The Guy From the Liars Got Stabbed in the Face!
Photo by Joe Dilworth "When I moved to New York, my mom told me not to get stabbed," says Pat Noecker, bassist for a New York band called the Liars. "And after a month and a half, I got stabbed."
God, you gottalove New York. And a lot of people do, but not necessarily for the right reasons. The Sept. 11 thing? Well, that's okay. The stabbing of Pat and the related irony? Yeah, that's okay, too. The Strokes? Not as much okay. And the spit-flecked hype hurricane that spun up about 10 minutes after the laser hit the data on the Strokes' first EP? Okay, as long as you remember two things: there are a lot more bands in New York City than the ones that get to play Saturday Night Live, and there's a potent few that are really good. And Pat—when he's not being stabbed or unemployed, plays bass in one of the really good ones.
The Liars are sort of the quiet hype band, though they probably hate it when people say that. Their only full-length, They Threw Us All in a Trench and Stuck a Monument on Top, pulled them from sterling New Jersey indie Gern Blandsten to big-deal British indie Mute and took them from bumming around Brooklyn with their buddies to bumming around with label mates such as, um, fucking WIRE, and it's okay to be okay with that because Trench can back it all up.
We know the Liars hate being compared to the Fall and Gang of Four and PIL and the Birthday Party because Pat told us so, but it's their own fault: singer Angus Andrew slops out lyrics with the surly crap-that-talks-back attitude that keeps getting Mark E. Smith in trouble; Pat and drummer Ron bang out the dirty-but-dance-y kind of punk-funk shtick that would've gotten you on Fast Product way back when if you sanded the raw edges off; guitarist (and DRUM-MACHINE PROGRAMMER, which explains a lot) Aaron wedges in guitar lines that must've been clipped out with rusty safety scissors. And then they finish their album with a 30-minute track—yeah, full sitcom length, with commercials—that pretty much dares you not to turn off the CD player.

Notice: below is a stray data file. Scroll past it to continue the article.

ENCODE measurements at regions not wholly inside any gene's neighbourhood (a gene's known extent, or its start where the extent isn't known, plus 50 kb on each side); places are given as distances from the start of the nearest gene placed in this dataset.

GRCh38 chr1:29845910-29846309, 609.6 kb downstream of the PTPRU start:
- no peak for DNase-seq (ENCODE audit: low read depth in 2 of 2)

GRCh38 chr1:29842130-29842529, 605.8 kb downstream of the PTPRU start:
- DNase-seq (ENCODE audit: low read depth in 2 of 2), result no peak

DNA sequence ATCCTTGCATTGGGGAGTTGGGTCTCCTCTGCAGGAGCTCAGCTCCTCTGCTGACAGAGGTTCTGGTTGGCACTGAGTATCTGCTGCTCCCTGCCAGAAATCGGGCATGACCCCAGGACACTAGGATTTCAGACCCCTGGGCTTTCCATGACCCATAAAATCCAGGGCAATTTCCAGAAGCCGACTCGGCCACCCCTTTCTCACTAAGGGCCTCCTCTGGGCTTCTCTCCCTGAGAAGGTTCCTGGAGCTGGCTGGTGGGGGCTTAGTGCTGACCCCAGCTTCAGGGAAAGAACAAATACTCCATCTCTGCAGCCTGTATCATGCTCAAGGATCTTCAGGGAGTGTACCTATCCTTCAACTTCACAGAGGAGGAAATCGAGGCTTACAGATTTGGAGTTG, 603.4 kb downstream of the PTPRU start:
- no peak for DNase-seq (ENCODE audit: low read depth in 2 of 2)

"You either play it when you fall asleep or get up and go, 'God, fuck that thing!'" says Pat. "That's the whole idea, to put it in the hands of the listener—you either hate it or like it, you know what I mean?"
That's as good a motto to tag onto the Liars as any—well, except that two seconds later, Pat is saying, "Our intention is not to break bridges. It's to create them. We're warm-hearted souls." And then he's explaining how he doesn't even know what any of the songs are about because he likes to preserve the mystery.
"Maybe they're tricking you, maybe they're planting something there," he says, explaining how Angus and Aaron do the lyrics. "Maybe you think it's about taking Cinderella to the movies."
Um, yeah! So the Liars are an artistically ambitious, technically accomplished, friendly (none of them are actually from New York, see?) bunch of unemployed guys. So, Pat, you got stabbed?
"You know that feeling you get when you know someone is walking behind you?" he says. "Well, when I turned my head, he was already beside me, and he stuck his hand into my chin, and he had a little boxcutter knife that barely caught me on the chin. And it was really cold out, and as I watched him run away, I put my hand on my neck, and my neck was full of warm blood. It was a little scary but such a great New York moment. And I went right home to write that in my little New York journal."
So did your mom flip out when she found out? No, Pat says. He hasn't told her.
"But most people are really nice here," he explains. "I really only know one other person who's been assaulted. Although last night . . ."
And then he tells a story about a crazy guy at a deli ATM who came up behind him and was muttering about having a gun, and Pat looked at the guy like he was totally crazy, and he actually turned out to be totally crazy even though he didn't look crazy, you know? And he didn't really have a gun. God, you gotta love New York.
The Liars perform with the Jon Spencer Blues Explosion and the Yeah Yeah Yeahs at Detroit Bar, 843 W. 19th St., Costa Mesa, (949) 642-0600. Tues., 9 p.m. Call for cover. 21+.
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